In the recent past I have been accused of “hating” my country.    WRONG…as our new president elect would say.    I have always likened this theory of un-Americanism to the case of a loving and devoted Great-Grandmother who accepts and loves all family members the same no matter what they do or how they live…or what they do.        She (ok… I….) love my country but not necessarily everything they do.

“My country right or wrong” was the slogan of a more patriotic time when we the people were psyched up for war, or invasion, or over-throwing sovereign governments, or killing world leaders that we don’t like.

Demonization…a process by which a leader/country/nationality/situation by which the citizenry is often known to fall in with a given idea at a proverbial snap of the fingers by whoever is  in charge.     Pick up the morning paper…or sign onto Yahoo…or flick the radio switch.   Chances are there will be a brand new name of someone that we as citizens need to oppose.   We are expected to absorb and believe in whatever truths and half-truths spew forth from the powers-that-be.

Remember a few years ago when we were all expected to be mad at France—because they declined leaping happily at invading or bombing or otherwise harassing another country?   Sort of a “We are having a War, and you are cordially invited (expected) to participate…or else we will make French Fry jokes and remarks about your manly prowess…”

 

 

 

 

My answer to a question in the Washington Post this morning.

https://www.washingtonpost.com/news/morning-mix/wp/2016/11/09/how-do-i-explain-this-to-my-children-van-jones-gives-voice-to-the-nightmare-some-are-feeling/?wpisrc=nl_mix&wpmm=1

HERE’S THE THING FOLKS—this is how it works in a society such as ours here in the United States.       There is no need to “apologize” for our system to our children or anyone else.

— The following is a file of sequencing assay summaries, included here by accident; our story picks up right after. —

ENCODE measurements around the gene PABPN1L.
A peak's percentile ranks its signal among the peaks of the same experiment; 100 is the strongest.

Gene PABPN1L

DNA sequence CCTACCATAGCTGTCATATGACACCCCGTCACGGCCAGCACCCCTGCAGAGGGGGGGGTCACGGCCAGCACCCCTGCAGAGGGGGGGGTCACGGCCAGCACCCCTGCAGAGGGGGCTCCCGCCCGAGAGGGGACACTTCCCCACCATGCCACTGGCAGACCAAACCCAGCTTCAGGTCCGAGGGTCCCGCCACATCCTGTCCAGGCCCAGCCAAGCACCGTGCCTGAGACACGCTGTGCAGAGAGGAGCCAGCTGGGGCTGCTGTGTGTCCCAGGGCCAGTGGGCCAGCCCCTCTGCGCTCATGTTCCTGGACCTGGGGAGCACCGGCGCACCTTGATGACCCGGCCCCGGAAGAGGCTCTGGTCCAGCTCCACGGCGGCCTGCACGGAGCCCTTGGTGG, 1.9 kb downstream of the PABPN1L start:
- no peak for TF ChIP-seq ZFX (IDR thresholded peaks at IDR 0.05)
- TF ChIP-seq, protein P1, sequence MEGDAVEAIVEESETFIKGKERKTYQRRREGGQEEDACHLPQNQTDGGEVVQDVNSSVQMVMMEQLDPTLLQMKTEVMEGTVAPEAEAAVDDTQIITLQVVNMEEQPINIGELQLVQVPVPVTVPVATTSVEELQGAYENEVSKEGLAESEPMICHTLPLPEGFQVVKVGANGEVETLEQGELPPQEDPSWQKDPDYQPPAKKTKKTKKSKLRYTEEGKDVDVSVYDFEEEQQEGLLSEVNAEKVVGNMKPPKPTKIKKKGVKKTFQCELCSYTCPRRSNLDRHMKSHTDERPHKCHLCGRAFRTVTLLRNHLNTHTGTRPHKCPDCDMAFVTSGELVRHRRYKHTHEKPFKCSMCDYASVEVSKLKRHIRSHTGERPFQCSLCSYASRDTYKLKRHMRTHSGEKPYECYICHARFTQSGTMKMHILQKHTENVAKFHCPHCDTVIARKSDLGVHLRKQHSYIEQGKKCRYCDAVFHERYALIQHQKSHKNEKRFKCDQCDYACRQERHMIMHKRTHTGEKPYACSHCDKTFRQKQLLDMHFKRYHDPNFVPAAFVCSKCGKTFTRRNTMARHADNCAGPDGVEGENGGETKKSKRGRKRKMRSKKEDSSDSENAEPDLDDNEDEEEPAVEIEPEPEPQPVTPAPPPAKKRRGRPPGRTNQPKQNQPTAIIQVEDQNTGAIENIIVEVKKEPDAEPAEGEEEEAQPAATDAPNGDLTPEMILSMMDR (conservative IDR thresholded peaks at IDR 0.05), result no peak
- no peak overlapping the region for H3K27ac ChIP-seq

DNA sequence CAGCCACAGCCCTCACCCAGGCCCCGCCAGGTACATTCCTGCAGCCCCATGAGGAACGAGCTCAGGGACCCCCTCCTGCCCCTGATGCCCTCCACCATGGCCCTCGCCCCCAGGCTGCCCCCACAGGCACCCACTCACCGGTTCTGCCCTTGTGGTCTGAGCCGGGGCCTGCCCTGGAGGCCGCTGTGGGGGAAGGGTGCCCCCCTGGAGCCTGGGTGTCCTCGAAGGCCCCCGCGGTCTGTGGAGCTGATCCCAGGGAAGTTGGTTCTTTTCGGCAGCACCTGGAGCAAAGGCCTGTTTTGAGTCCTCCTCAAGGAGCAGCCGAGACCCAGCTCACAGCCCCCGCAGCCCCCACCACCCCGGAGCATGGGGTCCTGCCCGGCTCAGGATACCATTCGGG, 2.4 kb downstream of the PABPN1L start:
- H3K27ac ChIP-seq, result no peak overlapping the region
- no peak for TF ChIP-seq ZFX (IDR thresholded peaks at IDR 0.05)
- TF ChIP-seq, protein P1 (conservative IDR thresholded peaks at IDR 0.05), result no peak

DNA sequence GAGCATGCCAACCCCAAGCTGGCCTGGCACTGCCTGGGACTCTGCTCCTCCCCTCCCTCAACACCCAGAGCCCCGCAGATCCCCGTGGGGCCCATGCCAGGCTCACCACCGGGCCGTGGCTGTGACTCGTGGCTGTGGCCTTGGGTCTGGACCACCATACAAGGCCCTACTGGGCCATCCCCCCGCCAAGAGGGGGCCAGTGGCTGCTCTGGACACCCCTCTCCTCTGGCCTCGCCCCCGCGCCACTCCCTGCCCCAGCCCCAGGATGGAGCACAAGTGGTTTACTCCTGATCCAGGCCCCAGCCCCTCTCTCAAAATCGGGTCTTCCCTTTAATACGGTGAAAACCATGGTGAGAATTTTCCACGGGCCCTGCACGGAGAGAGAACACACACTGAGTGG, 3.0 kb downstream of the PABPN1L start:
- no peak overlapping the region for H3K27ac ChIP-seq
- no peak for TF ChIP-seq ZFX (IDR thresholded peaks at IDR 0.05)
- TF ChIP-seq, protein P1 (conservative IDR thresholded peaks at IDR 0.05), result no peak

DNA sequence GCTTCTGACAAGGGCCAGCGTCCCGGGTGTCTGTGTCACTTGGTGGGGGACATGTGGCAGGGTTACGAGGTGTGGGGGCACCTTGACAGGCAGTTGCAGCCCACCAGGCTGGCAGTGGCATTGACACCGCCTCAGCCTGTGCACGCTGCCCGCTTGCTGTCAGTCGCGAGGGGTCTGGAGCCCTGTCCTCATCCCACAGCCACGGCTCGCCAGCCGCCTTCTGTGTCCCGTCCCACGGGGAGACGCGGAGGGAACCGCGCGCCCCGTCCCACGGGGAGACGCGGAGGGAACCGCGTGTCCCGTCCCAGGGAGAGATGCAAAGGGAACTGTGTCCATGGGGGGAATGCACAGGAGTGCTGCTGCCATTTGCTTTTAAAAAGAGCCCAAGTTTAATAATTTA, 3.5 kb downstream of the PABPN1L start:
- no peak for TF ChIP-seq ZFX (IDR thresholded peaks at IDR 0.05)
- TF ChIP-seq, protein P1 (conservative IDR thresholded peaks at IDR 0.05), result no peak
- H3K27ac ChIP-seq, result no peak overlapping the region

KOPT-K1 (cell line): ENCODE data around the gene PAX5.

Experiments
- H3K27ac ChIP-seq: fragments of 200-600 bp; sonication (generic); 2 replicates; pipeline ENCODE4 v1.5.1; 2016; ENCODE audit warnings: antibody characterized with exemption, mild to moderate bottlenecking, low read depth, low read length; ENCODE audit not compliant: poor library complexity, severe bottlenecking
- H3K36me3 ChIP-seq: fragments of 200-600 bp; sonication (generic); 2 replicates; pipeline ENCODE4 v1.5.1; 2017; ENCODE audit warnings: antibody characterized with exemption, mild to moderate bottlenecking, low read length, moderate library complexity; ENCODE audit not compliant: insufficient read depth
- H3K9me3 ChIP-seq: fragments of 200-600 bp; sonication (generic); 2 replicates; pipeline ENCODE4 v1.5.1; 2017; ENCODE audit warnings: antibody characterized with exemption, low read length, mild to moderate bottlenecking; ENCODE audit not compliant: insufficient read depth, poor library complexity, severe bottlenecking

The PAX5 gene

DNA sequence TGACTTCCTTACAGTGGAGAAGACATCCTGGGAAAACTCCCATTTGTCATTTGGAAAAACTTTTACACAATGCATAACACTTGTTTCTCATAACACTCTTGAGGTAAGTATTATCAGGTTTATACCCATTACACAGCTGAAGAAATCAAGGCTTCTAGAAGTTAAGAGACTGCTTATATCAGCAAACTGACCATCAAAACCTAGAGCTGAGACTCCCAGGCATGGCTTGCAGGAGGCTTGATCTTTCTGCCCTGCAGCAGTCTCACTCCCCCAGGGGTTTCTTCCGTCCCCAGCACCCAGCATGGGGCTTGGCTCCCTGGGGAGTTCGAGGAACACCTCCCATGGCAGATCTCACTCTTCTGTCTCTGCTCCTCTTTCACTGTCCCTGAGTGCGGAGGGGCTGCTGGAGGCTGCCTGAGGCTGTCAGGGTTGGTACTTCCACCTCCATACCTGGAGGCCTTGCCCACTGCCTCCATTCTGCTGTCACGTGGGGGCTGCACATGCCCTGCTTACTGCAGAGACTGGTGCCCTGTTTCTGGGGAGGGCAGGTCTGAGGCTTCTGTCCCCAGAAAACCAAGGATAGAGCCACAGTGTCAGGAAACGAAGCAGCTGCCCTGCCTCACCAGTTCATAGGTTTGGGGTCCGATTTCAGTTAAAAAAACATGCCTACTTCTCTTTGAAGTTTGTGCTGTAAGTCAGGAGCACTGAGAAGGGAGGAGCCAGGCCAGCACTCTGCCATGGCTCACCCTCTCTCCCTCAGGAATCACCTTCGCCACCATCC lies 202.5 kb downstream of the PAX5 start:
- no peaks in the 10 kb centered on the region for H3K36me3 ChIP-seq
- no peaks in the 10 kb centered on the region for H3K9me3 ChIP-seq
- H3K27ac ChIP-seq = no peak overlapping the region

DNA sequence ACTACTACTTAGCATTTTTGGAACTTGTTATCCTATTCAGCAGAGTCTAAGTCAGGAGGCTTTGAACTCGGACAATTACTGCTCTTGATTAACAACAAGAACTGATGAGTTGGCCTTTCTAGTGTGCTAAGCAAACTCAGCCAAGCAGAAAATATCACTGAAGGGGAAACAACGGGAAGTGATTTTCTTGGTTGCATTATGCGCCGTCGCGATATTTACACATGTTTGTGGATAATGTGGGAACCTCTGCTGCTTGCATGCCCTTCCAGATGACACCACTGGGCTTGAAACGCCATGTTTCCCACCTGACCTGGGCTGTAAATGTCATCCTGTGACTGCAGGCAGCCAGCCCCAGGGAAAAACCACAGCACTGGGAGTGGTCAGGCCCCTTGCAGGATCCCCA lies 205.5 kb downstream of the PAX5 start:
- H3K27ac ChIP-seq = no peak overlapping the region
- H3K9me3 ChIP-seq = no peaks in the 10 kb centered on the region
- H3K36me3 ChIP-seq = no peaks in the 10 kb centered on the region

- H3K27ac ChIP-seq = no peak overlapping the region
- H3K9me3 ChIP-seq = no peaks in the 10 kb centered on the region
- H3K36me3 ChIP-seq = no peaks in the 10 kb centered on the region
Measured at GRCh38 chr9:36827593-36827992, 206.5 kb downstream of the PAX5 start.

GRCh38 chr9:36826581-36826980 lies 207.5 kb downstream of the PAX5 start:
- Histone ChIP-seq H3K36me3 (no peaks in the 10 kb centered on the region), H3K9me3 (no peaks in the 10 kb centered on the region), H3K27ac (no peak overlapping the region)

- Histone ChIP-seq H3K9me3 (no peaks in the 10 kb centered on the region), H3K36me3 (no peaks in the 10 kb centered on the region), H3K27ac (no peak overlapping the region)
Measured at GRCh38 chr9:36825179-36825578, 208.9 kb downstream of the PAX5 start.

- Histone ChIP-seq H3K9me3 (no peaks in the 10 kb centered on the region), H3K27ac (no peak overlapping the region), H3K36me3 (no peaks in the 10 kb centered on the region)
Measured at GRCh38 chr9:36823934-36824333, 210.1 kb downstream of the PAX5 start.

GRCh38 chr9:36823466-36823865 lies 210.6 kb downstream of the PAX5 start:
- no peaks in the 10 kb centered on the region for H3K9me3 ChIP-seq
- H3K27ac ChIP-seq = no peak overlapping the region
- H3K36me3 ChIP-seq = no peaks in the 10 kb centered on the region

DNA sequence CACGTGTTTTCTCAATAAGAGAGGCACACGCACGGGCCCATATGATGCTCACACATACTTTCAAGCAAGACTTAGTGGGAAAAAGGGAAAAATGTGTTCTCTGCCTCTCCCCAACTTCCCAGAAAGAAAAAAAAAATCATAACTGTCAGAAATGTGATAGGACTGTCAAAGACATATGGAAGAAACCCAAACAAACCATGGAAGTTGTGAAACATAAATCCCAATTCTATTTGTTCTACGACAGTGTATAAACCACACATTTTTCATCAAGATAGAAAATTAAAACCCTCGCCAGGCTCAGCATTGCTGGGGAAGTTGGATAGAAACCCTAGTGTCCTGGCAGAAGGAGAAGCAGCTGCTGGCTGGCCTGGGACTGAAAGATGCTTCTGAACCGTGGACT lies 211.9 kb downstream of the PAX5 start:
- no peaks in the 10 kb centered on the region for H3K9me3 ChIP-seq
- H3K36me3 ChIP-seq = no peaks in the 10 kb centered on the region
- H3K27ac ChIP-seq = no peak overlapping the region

This is it—this is US, We the People.

We are not a “banana republic,” as the historians and pundits like to call the countries that were literally run by fruit companies…American fruit countries, of course.   This was common in Central American countries back in the last century: massive corporations set up shop in a given country, bought or intimidated the government, and proceeded to recruit the local workers…who really had no other choice of jobs.     At least whacking banana bunches provided opportunities for employment.

Remember the old song by Harry Belafonte?    Here are the lyrics, sung to a calypso beat with a Jamaican accent.       It is one of those cute, entertaining songs that contain a sickening reality.

 

Day-o, day-ay-ay-o
Daylight come and he wan’ go home
Day, he say day, he say day, he say day, he say day, he say day-ay-ay-o
Daylight come and he wan’ go home

Work all night on a drink a’rum
(Daylight come and he wan’ go home)
Stack banana till thee morning come
(Daylight come and he wan’ go home)
Come, Mr. Tally Mon, tally me banana
(Daylight come and he wan’ go home)

Come, Mr. Tally Mon, tally me banana
(Daylight come and he wan’ go home)
It’s six foot, seven foot, eight foot, BUNCH!
(Daylight come and he wan’ go home)
Six foot, seven foot, eight foot, BUNCH!
(Daylight come and he wan’ go home)

Day, he say day-ay-ay-o
(Daylight come and he wan’ go home)
Day, he say day, he say day, he say day, he say day, he say day
(Daylight come and he wan’ go home)
A beautiful bunch a’ripe banana
(Daylight come and he wan’ go home)

Hide thee deadly black tarantula
(Daylight come and he wan’ go home)
It’s six foot, seven foot, eight foot, BUNCH!
(Daylight come and he wan’ go home)
Six foot, seven foot, eight foot, BUNCH!
(Daylight come and he wan’ go home)

Day, he say day-ay-ay-o
(Daylight come and he wan’ go home)
Day, he say day, he say day, he say day, he say day, he say day
(Daylight come and he wan’ go home)
Come, Mr. Tally Mon, tally me banana
(Daylight come and he wan’ go home)

Come, Mr. Tally Mon, tally me banana
(Daylight come and he wan’ go home)
Day-o, day-ay-ay-o
(Daylight come and he wan’ go home)
Day, he say day, he say day, he say day, he say day, he say day-ay-ay-o
(Daylight come and he wan’ go home)

Songwriters: IRVING BURGIE, WILLIAM ATTAWAY
© Alfred, Sony/ATV Music Publishing LLC, Universal Music Publishing Group
For non-commercial use only.
Data from: LyricFind

 

SO, enough of that — BACK TO THE BLOG POST, and the question “what do we tell our kids?”

  1.  The USA is a nation governed by laws.
  2.  Government OF the People, By the People, and FOR the People.
  3.  “WE” are the People—I am a person, the reader here is a person, etc.
  4.   We all—citizens—get to vote.
  5.    We have represenatives at various levels, which is a whole other story—and  since   this isn’t a History or Government course per se we won’t go into that.
  6.   On election day we go to the polls (or absentee ballot, whatever…) and VOTE for our choice of candidates.      YOU vote for your choice; I vote for my choice.